When selecting a filter element for a hydraulic system, consider the compatibility of the filter with the system fluid. Particulate contaminants, acids, water, and air can alter chemistry of fluids over time. Increases in fluid temperatures will accelerate the rate of chemical change. These variables pose a threat to the integrity of the filter element's materials of construction.

The nature of fluids
The principle factors affecting how a filter element reacts to a fluid are oxidation, hydrolysis, and temperature.

Oxidation, the union of oil and oxygen, can have a catalytic effect on the fluid. Once this chemical reaction begins, acids can form that cause corrosion. A commonly referenced measure of acidity is the TAN, or total acid number. As the TAN increases, the greater the like-lihood of corrosive effects on metals and some plastics. TAN values vary with different oils, so consult the oil manufacturer to determine when a fluid's TAN is too high.

Furthermore, the rate of oxidation can be accelerated by the presence of particulate contaminants. For example, only a 1% concentration of sludge contamination in a hydraulic fluid can double its normal oxidation rate. This effectively reduces a fluid's useful life by 50%.

In hydrolysis, the presence of water can transmit acidic components of the fluid. The water molecule itself is not a threat of releasing oxygen into the system due to the strong chemical bond between oxygen and hydrogen. The pressures found in a hydraulic circuit are not sufficient to separate the molecule. However, acids created in a system's fluid can dissolve in liquid water. In this way, water is a transmitter of acidity.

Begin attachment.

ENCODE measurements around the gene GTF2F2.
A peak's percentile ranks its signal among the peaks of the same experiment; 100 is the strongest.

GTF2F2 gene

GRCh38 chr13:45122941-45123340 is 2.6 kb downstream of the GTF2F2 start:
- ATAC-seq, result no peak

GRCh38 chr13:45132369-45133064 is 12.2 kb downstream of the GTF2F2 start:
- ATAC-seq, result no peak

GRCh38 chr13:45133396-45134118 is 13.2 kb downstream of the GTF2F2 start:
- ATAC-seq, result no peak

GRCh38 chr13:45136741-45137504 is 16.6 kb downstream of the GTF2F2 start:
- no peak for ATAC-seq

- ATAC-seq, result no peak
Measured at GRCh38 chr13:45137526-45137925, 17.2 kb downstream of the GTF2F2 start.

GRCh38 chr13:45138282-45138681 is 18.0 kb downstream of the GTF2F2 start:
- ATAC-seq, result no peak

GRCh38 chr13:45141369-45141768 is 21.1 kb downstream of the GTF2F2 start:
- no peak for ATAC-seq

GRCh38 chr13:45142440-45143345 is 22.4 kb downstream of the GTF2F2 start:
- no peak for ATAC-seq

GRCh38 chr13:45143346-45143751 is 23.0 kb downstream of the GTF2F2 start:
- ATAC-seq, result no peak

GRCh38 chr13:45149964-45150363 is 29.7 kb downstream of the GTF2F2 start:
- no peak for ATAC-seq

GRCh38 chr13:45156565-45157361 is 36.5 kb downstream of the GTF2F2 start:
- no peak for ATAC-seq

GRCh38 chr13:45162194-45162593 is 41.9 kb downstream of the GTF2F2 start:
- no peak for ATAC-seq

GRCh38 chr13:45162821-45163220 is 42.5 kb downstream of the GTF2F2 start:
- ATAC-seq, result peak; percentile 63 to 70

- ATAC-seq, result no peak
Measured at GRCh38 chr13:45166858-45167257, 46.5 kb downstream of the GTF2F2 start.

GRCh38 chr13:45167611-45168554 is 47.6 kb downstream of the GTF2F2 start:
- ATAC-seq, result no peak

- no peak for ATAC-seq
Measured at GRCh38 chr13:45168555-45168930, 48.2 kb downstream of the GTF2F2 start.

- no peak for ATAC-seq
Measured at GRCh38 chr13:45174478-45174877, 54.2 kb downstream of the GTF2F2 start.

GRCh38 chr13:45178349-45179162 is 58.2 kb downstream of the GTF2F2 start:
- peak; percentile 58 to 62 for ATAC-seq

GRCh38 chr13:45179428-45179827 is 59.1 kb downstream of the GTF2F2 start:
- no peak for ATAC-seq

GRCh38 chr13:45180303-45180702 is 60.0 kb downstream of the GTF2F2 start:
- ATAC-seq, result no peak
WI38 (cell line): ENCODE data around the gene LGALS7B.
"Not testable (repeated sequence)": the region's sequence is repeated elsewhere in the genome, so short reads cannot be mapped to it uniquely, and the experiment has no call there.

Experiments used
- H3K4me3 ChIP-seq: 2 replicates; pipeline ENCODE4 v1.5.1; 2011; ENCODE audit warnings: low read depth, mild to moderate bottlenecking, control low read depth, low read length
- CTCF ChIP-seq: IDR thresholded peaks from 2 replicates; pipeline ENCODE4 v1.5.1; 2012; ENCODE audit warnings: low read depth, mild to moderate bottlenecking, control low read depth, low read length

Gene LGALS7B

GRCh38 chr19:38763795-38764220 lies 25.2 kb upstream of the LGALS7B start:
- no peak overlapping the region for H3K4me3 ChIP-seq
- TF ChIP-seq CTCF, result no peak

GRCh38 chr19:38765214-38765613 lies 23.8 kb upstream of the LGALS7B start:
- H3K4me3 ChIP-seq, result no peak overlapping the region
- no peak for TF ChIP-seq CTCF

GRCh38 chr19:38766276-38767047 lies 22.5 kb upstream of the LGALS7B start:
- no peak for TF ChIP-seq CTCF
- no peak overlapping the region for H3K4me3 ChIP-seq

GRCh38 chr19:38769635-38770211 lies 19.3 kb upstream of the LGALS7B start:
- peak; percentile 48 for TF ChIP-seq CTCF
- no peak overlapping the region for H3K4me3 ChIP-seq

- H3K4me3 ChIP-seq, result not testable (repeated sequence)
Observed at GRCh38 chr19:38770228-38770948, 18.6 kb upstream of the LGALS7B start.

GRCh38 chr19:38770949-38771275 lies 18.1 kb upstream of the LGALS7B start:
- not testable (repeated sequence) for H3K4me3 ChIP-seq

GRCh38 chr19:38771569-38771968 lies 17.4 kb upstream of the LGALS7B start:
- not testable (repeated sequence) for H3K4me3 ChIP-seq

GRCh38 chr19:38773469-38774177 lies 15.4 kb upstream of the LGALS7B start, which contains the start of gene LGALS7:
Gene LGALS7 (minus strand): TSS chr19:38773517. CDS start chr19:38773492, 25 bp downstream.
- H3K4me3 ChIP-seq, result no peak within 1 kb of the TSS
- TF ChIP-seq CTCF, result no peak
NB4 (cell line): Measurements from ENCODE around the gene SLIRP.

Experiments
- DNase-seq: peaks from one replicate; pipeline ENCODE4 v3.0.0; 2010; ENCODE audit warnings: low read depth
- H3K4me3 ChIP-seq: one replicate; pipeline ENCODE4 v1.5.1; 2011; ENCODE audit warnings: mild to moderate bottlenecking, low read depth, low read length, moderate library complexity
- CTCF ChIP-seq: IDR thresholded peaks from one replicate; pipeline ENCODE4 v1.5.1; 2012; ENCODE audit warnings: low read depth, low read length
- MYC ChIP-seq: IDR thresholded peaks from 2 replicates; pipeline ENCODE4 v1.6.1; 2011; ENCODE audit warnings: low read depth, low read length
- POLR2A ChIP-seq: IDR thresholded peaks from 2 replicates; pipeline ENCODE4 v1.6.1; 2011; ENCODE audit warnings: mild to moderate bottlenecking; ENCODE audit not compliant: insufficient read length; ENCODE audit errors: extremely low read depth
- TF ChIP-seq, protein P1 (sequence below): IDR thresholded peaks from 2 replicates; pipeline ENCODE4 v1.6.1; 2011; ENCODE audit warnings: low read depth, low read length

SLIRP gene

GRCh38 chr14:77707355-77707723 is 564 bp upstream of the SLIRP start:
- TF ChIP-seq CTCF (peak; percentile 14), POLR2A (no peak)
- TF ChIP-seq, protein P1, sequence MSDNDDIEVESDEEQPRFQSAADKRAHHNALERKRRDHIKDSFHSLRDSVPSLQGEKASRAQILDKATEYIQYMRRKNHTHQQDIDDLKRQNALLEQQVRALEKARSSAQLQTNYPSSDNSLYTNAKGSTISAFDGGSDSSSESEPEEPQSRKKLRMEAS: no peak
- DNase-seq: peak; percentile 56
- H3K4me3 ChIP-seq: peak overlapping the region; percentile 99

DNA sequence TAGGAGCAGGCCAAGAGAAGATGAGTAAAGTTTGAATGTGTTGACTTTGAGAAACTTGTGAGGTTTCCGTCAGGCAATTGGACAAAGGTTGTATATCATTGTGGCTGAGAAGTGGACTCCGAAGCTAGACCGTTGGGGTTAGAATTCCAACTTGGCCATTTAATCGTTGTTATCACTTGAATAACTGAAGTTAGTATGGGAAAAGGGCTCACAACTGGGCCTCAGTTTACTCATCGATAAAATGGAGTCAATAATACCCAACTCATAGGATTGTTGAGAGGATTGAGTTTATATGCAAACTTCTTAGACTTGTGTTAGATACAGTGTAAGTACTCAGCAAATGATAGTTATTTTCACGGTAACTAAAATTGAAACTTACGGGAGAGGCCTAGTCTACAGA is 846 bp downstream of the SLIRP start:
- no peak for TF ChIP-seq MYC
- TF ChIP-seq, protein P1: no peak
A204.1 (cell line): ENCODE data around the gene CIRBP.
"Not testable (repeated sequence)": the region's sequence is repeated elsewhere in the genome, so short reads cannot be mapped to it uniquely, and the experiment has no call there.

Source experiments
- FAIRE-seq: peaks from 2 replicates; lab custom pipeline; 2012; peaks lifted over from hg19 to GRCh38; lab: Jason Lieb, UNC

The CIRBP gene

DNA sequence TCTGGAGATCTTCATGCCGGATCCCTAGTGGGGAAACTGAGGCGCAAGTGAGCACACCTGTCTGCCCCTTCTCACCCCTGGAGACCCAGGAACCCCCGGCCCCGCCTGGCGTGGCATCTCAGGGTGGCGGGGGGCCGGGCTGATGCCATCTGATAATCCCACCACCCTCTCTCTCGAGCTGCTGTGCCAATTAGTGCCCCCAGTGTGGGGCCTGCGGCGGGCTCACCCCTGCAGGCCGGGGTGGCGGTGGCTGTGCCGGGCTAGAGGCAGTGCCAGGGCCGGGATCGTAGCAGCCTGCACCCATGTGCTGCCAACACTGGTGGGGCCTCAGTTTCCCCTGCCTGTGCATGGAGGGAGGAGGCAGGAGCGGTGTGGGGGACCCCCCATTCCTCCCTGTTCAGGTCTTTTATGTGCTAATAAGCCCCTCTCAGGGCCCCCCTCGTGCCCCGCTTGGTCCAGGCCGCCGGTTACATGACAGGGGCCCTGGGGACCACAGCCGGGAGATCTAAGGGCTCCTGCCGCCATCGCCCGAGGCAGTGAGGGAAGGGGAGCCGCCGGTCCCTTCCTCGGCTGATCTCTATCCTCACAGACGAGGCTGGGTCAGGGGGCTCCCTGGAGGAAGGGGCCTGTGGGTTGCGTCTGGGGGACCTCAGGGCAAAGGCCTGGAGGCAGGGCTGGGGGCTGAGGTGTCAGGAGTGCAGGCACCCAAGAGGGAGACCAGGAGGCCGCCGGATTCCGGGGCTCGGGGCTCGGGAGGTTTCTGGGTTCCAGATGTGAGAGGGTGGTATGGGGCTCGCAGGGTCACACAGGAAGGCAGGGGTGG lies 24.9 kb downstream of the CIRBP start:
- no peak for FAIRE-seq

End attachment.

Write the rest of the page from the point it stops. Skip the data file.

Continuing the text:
Water also reacts with metals. Copper is well known as a catalyst for oxidation reactions, especially in the presence of water. In one ASTM (American Society for Testing and Materials) Oxidation Test, oxidation is measured until a value of 2 (a neutralization number) is achieved. A series of tests proves the effects of copper and water on a fluid. With no water or metal contaminants, the neutralization number reached 0.17 in 3500 hours. Repeating the test with copper contaminant, the neutralization number reached 0.89 after only 3000 hours. Subsequently conducting the test with copper and water contamination, the neutralization number reached 11.2 in just 150 hours.

Temperature contributes significantly to chemistry changes. It affects the rate of chemical reactions, approximately doubling the reaction for every 10° C (18° F) increase in temperature. A reaction may start in a localized area of high temperature. Once the reaction has been initiated, the elevated temperature has a catalytic effect, causing the rate of oxidation to increase.

Element degradation
Pores are clearly visible in clean new elements, and the pores should remain visible even when become clogged with dirt. This is not the case when a filter operates in an acidic fluid. As shown at right, acids, a byproduct of oxidation, have deteriorated the nylon outer sleeve and media support layers of the element. The coated metal cores and adhesive materials of this element were not affected.